Let's move on to the good stuff. The change made to NBA 2K's isomotion system in 2K6 is likely the most dramatic one you'll notice if you're a veteran of the series. First of all, you no longer have a turbo button in the traditional sense. Instead, the right and left triggers serve as "aggressive modifiers," which change how the game interprets your input with the passing and shooting buttons, and most importantly, with the left analog stick. Instead of wiggling the right analog stick to unleash canned and stilted juke animations, the new isomotion combines your movement and your jukes into the left analog stick. Without holding down any trigger buttons you can simply move the left stick to move your player around. Holding down the aggressive modifier and moving your character in one direction will cause him to sprint. Wiggle back and forth and you'll lower your shoulder and do a crossover. Whirl the stick partway in one direction and then the other, and your ball handler will fake a spin and then come back the other way. Similarly, you can use the left stick plus a trigger button to "emote" wraparound dribbles, jab steps, and step-back moves. Finally, the 2K series has jukes that are just as natural and logical to pull off and chain together as in EA's NBA Live series--isomotion is no longer the redheaded stepchild to freestyle. It's just as good now, and arguably better. How so? Since your right thumb doesn't have to be used to make your juke moves, it's free to shoot or pass right out of your fake. It's a subtle thing, but advanced players will probably appreciate the added flexibility.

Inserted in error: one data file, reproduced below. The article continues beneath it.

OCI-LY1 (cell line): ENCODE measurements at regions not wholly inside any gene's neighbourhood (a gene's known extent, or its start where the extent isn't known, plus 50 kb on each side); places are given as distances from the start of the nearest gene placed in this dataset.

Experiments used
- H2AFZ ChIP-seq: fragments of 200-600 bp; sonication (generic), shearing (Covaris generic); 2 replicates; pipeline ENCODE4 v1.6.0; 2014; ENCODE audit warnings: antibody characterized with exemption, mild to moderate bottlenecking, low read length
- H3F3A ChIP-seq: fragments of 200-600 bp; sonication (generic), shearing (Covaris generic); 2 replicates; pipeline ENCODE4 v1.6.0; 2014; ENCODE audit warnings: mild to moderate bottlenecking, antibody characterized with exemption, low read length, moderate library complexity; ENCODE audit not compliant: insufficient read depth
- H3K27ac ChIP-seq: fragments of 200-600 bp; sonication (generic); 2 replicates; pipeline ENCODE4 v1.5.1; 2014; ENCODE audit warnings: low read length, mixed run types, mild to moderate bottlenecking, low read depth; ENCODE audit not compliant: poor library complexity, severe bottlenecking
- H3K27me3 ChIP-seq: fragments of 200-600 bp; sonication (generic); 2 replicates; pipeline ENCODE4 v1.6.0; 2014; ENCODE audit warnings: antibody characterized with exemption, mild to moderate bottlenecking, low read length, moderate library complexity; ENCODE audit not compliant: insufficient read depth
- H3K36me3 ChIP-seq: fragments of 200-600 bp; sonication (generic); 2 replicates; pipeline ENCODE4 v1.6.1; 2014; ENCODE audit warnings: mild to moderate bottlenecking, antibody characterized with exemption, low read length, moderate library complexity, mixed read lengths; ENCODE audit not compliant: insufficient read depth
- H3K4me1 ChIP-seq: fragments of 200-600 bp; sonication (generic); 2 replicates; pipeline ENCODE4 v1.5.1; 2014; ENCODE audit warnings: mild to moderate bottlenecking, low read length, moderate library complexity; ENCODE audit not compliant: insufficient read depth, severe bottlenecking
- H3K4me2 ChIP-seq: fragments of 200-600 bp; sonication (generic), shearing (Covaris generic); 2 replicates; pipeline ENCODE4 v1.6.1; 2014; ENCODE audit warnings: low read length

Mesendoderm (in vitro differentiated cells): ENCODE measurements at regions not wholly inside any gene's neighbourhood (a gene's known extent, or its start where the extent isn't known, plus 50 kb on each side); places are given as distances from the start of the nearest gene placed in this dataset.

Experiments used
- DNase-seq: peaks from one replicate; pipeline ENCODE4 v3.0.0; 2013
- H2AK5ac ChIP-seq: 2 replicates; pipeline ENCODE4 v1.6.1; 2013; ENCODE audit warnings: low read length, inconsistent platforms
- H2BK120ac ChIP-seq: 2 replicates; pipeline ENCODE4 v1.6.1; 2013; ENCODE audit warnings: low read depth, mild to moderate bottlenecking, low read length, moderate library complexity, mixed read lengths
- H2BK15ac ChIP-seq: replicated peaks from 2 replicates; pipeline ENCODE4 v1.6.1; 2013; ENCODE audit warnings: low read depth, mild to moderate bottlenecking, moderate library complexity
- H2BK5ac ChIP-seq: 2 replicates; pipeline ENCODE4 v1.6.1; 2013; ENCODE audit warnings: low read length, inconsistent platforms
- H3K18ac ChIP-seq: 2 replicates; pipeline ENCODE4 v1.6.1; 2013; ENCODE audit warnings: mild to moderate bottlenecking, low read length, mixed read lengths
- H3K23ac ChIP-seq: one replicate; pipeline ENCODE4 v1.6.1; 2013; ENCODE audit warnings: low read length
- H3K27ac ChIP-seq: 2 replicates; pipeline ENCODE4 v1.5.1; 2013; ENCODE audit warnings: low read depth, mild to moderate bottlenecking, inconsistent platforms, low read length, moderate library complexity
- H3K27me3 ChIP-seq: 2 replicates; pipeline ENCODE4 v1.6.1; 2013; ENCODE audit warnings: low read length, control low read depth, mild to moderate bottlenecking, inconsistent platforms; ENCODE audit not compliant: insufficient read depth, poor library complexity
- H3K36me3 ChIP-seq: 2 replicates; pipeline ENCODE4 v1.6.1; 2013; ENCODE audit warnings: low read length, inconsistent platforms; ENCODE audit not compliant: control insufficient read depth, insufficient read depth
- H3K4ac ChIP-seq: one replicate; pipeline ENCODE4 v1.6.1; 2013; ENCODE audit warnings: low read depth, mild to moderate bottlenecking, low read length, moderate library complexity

It also plays the best, thanks to advances in the control scheme.

So what's the right analog stick used for now? Believe it or not, it's used for shooting. In the same way that basketball video game players have been emoting ballhandling moves for years in most basketball games, the new shot stick feature in NBA 2K6 lets players do the same with their shots. If you stand still and toggle up on the stick, you'll raise up for a standard jumper. Releasing the stick releases the ball, just as if you pressed a shooting button in any basketball game. Toggle away from the basket and your player will put up a fadeaway J. On the dribble drive, you can use the shot stick to attempt a dunk or layup right over the top of a defender, or you can toggle to either side to lean around for a cleaner look at the basket. Out of the post, the shot stick can be used to attempt turnarounds, hook shots, or even drop steps. It takes some getting used to for sure, and when you start, you may even forget to use it (a standard shooting button is still available for those who don't like this feature). But once you do get used to the shot stick, you'll appreciate the flexibility it brings.